After Catiline’s death, many of the poor still regarded him with respect and did not view him as the traitor and villain that Cicero claimed he was.  However, the patrician element of Rome certainly viewed him in a much darker light. At the insistence of Cicero, Sallust wrote an account of the conspiracy that epitomized Catiline as representative of all of the evils festering in the declining Roman republic. In his account, Sallust attributes countless crimes and atrocities to Catiline, but even he refuses to heap some of the most outrageous claims on him, particularly a ritual that involved the drinking of blood of a sacrificed child.  Later historians such as Florus and Dio Cassius, far removed from the original events, recorded the claims of Sallust and the aforementioned rumors as facts. Florus, Roman Historian, lived in the time of Trajan and Hadrian. Lucius Cassius Dio Cocceianus ( Greek:) (c 155 or 163/164 to after 229 known in English as Cassius Dio, Dio Cassius, or Dio was  Up until the modern era Catiline was equated to everything depraved and contrary to both the laws of the gods and men as Sallust so eloquently described.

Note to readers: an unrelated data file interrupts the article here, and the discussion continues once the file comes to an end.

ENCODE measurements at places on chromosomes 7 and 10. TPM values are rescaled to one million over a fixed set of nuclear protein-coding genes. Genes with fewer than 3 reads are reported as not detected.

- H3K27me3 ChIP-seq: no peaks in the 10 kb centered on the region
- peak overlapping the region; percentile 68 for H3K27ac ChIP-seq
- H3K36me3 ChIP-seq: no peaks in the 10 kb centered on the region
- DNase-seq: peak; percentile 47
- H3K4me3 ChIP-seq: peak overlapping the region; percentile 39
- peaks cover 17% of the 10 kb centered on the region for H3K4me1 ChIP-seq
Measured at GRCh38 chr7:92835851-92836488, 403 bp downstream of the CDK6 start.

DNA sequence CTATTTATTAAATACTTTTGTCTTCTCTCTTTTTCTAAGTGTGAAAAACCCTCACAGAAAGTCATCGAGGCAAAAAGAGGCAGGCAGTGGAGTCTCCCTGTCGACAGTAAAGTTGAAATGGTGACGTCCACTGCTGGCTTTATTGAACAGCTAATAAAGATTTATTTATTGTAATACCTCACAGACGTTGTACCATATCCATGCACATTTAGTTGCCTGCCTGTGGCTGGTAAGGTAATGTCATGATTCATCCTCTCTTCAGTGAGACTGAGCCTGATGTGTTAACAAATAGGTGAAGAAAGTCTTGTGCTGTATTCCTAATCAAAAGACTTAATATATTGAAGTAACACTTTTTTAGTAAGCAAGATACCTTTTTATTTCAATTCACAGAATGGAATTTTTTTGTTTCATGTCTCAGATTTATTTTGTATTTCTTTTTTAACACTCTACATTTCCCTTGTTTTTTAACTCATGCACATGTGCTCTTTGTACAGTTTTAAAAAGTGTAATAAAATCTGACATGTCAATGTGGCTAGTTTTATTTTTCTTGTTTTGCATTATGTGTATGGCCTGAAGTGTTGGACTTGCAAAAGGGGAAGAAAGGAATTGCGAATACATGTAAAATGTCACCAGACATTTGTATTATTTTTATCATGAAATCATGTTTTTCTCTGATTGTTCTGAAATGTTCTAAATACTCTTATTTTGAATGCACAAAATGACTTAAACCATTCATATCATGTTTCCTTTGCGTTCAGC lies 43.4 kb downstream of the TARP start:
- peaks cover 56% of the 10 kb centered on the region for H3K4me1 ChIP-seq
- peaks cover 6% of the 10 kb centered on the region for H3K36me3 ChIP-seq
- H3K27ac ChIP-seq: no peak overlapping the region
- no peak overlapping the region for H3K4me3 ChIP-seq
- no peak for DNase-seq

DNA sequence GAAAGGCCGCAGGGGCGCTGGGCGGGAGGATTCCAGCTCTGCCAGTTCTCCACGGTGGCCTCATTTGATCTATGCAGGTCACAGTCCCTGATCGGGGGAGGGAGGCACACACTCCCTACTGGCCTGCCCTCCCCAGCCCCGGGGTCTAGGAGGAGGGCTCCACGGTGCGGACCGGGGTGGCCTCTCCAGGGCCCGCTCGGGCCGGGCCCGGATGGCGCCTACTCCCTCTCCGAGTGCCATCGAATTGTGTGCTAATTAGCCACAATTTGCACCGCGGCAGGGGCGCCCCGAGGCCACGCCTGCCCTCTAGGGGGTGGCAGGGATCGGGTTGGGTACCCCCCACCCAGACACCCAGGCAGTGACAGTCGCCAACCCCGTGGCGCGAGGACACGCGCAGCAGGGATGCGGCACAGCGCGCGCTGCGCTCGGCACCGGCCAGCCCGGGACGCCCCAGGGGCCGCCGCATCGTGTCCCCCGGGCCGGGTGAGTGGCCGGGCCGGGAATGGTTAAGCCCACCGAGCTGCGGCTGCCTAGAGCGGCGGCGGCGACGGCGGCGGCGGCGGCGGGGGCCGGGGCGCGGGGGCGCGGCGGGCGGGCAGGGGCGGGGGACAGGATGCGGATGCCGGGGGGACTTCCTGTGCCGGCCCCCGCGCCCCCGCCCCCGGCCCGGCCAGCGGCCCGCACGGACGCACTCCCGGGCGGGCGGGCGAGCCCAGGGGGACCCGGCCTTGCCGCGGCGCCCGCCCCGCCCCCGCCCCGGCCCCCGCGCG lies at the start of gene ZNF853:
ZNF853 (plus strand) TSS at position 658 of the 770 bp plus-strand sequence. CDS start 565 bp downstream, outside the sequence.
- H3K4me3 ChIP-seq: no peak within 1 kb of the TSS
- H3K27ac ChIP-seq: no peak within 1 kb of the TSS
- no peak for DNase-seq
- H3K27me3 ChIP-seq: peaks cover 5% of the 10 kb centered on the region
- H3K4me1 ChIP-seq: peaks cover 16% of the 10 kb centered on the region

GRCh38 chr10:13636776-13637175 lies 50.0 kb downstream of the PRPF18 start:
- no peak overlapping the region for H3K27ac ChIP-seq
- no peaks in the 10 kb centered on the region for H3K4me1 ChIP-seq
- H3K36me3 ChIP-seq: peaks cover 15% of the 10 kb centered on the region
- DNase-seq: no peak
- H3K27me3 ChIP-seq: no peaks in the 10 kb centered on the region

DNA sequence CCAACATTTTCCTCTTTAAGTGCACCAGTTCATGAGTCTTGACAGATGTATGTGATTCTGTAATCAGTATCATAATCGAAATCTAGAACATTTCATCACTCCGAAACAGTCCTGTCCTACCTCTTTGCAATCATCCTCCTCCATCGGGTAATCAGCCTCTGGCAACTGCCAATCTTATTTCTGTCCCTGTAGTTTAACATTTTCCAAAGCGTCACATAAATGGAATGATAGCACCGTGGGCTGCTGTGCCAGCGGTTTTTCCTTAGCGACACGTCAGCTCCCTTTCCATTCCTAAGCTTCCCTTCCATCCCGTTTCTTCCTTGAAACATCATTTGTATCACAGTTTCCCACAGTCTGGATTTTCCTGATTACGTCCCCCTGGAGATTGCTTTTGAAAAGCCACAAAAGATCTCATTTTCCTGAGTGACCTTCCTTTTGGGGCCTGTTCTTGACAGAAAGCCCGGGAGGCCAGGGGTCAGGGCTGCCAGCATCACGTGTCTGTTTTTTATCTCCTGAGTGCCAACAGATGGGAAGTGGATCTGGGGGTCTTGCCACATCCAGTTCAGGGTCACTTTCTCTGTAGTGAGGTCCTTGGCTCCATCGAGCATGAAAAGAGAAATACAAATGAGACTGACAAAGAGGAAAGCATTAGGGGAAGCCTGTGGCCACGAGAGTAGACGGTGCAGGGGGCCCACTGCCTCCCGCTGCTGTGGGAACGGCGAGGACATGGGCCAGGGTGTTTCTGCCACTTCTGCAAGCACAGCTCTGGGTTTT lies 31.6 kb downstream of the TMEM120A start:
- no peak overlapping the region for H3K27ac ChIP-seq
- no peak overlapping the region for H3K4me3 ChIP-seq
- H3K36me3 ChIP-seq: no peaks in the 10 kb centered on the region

He had many things about him which served to allure men to the gratification of their passions; he had also many things which acted as incentives to industry and toil. The vices of lust raged in him; but at the same time he was conspicuous for great energy and military skill. Nor do I believe that there ever existed so strange a prodigy upon the earth, made up in such a manner of the most various, and different and inconsistent studies and desires.
From Cicero's Pro Caelio (V)